Finding nemo isn’t the key to memorable anemonefish pictures; it is far more important to focus on finding a beautiful anemone. Some anemones are dull brown with pudgy sausages for tentacles. Others are beautiful, with bright colours on the skirts; some with elegant thin tentacles, tipped with colour or attractive bulbs.
They can be fluorescent red or, occasionally, be bleached white. The fish vary much less, so when we find a beautiful anemone, we should work it.
The right fish does make a difference. There are 28 species of anemonefish worldwide, but in some regions, such as the Red Sea, there is only one, while in South-east Asia we can commonly find up to seven species on a dive.
Anemonefish do vary between individuals. I focus my attention on the lighter, more colourful ones. Juveniles are often especially photogenic, and I avoid individuals with dark pigment around the eye, because it stops the eye showing up clearly in the pictures.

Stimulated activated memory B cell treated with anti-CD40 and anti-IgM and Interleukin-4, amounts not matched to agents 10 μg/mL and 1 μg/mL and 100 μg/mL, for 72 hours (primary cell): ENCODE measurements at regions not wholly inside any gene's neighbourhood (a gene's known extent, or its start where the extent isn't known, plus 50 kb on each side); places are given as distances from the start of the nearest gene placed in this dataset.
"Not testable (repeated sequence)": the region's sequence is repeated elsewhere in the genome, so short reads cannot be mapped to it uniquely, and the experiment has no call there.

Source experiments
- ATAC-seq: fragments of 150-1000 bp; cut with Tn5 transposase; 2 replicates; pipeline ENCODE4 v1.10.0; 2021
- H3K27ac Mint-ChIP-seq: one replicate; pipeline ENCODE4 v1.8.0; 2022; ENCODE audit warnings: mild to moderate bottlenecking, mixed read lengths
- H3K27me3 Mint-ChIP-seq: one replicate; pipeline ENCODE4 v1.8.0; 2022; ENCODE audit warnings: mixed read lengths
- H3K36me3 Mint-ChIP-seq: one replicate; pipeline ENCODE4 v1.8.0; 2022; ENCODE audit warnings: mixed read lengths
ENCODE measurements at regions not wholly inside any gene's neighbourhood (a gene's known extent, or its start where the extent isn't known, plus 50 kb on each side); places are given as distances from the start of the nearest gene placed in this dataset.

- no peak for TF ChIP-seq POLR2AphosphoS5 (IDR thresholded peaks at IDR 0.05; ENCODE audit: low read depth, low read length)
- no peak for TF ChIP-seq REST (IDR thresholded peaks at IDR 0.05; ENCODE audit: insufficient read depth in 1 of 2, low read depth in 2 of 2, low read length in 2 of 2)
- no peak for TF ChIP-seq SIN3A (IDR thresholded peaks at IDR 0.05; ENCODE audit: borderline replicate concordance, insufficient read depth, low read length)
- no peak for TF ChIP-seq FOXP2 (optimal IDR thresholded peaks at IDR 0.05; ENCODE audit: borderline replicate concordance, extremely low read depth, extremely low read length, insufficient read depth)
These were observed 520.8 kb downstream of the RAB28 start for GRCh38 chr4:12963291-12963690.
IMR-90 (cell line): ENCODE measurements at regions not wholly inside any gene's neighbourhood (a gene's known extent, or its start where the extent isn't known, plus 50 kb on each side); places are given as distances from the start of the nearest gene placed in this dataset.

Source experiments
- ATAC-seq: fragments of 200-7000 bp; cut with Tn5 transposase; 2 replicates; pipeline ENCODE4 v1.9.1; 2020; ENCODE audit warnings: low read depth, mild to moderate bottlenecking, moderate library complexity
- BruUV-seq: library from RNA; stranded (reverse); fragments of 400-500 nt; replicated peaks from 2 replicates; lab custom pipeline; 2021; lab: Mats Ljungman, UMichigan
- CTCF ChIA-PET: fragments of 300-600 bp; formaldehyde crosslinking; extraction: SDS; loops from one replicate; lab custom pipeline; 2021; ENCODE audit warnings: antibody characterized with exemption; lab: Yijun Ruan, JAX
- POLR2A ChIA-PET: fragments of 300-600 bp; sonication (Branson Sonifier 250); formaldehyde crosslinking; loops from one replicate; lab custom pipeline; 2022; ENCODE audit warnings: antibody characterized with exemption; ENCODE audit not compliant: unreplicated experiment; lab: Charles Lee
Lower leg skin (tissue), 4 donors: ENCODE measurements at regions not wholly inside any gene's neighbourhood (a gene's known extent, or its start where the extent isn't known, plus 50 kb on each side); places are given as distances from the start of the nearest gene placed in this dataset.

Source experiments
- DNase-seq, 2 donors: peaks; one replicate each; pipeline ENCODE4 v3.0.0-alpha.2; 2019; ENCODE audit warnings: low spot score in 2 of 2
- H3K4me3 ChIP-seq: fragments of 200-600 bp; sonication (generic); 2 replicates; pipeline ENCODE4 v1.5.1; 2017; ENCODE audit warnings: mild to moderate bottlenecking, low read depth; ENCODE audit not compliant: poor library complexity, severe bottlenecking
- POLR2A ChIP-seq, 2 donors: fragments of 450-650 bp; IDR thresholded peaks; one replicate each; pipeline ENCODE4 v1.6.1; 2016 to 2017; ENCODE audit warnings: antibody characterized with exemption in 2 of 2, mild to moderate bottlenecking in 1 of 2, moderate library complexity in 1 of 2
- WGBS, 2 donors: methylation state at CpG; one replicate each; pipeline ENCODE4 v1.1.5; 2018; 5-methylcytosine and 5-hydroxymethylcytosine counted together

Some anemonefish can be very shy or very aggressive – neither extreme tends to lead to strong images.
Anemonefish and their host anemones are covered in mucous and tend to suit soft even illumination, with two strobes in 10 & 2 o’clock positions.
Hard light from a single strobe aimed in from the side will bring out the texture of the tentacles and can be a solution with unattractive anemones.
Anemone tentacles do look great with backlighting, but this can be hard to position, unless the anemone is right up on top of the reef. It is simplest to shoot anemonefish lit only with flash.
That said, the warm colours of anemonefish look great against blue water, but the longer exposures required to capture this also make the fish’s white bands difficult to handle.